Rick J. Caruso, a billionaire real estate developer and longtime civic figure, entered the Los Angeles mayoral race on Friday, shaking a crowded field for the top job in the nation’s second-largest city. after more than a decade of flirting with a race.
Mr Caruso, 63, whose candidacy had been the subject of intense speculation over the past year, filed a statement that he would report to the city clerk hours before the deadline and should make an official announcement next week.
“It’s a very meaningful day for me and my family,” he told a small group of reporters standing in the covered walkway of a city building in an industrial section of downtown. “I love LA, I love the diversity of LA. I can’t wait to be a part of it.
His brief statement was first drowned out by a protester who shouted grossly crass criticism, and that Angelenos ‘doesn’t want a billionaire mayor’.
Mr. Caruso is known for his iconic outdoor malls designed with Disney nostalgia and attention to detail, as well as his role in leading a long list of civic institutions.
His fortune has been seen as a powerful asset in a market where mounting a credible campaign can be extremely expensive, and his resume, which includes serving as chief of the city’s police commission and chairman of the board of the University of Southern California, evokes an older generation of Los Angeles power brokers.
These figures include Eli Broad, the businessman and philanthropist who died last year after making his mark on the cultural and civic life of Los Angeles, and Richard Riordan, an investment banker who was elected mayor in the aftermath of the riots in 1992. Mr. Caruso’s experience and wealth give him the potential to serve as a more conservative alternative in a left-leaning field.
But Mr. Caruso’s bid for officially nonpartisan mayor will face a political dynamic that has undergone substantial change over the past generation. Many people say the appetite for this style of leadership has waned in Los Angeles, a vast, multiracial metropolis where symptoms of gaping economic inequality — from the pandemic’s heavy toll on the poorest black and Latino residents to the the city’s monumental housing crisis – have become all-consuming challenges.
And political observers say two factors are likely to dramatically boost voter turnout among underrepresented groups like renters, young adults, Latinos and Asians: the timing of the election, which coincides with national elections midterms, and a revamped system that will send ballots to all assets. , registered voter.
“The electorate of 1993 is completely different from the electorate of 2022,” said Sonja Diaz, director of the Latino Policy & Politics Initiative at the University of California, Los Angeles. “We’re talking about two different Los Angeles.”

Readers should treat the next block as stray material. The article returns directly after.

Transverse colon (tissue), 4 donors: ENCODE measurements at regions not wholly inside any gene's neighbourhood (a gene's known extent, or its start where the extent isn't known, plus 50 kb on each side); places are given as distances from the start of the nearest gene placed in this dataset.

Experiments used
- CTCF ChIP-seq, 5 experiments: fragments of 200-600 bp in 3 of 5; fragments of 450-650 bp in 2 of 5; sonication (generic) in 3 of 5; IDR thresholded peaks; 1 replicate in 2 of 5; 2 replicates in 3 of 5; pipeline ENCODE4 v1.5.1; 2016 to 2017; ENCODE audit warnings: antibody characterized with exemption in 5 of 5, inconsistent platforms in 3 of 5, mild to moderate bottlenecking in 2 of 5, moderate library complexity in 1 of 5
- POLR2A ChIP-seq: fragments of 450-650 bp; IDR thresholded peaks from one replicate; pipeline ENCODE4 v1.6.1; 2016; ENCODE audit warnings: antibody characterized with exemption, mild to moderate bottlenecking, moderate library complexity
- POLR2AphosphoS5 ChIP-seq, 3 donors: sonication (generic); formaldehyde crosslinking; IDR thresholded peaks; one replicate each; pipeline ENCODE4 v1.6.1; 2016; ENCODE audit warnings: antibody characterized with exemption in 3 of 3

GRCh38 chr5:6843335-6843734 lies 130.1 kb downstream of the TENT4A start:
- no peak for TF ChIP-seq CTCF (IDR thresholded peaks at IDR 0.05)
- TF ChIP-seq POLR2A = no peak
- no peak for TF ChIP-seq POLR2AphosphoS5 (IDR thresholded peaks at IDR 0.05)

Homelessness — and the constellation of thorny issues it touches, including crime, public health, public transit, cost of living, and the environment — is likely to be a mainstream concern.
The contest is already filled with high-profile contenders, all Democrats, seeking to succeed Mayor Eric Garcetti, who is awaiting Senate confirmation to become US ambassador to India and can no longer run after serving the maximum two terms.
Rep. Karen Bass, the former chair of the Congressional Black Caucus who was on President Biden’s shortlist for vice president, has perhaps the broadest base of support in the city, where she started as a community organizer in the 1990s. She has the support of both progressive activists and members of the political establishment.
Kevin de León, city councilman and former head of the state Senate, is another well-known progressive in the race; he touted his background as the son of Guatemalan immigrants in a 49% Latino city.
Joe Buscaino, a city councilor and former police officer, tried to position himself as a moderate, in line with the new mayor of New York, Eric Adams.
Mr. Buscaino and Mr. Caruso could find themselves fighting for many of the same voters, in a race that will likely require a runoff after a June 7 primary. But at least one of the announced candidates, local business leader Jessica Lall, will not be at the polls; as speculation mounted that Mr Caruso was set to enter the race, she announced on Tuesday that she was dropping out.
General elections will be held on November 8.
Former Republican in a now majority Democratic city, Mr. Caruso announcement at the end of January that he would register as a Democrat and would no longer be registered on the lists without party preference.
“I won’t be a typical Democrat, that’s for sure,” he wrote in the statement. “I will be a pro-centrist, pro-jobs, pro-public safety Democrat.”
He enlisted the help of some of the state’s top Democratic political strategists, including the consultants who led Gov. Gavin Newsom’s successful campaign to keep his job last year in a contentious recall election.
The grandson of Italian immigrants who grew up in Beverly Hills, Mr. Caruso has become known for his properties – including the Grove in Los Angeles and the Americana at Brand in neighboring Glendale – which present a southern vision of the California that is clean, polished and tightly controlled. Trams roll happily past fountains, sidewalk cafes and luxury stores where security guards stand sentry.
In TV interviews late last year, Mr Caruso said a flash mob theft at The Grove was the fault of efforts to ‘defund the cops’, prompting condemnation from activists who said that developers were incentivized to protect their property rather than address the root causes. of the crime.
Raphael Sonenshein, executive director of the Pat Brown Institute for Public Affairs at California State University in Los Angeles, said the mayoral election may hinge less on political ideas and more on perceived leadership.
“Voters aren’t necessarily looking for someone who has the best solution,” he said. “They want someone who can take any solution and make it work.”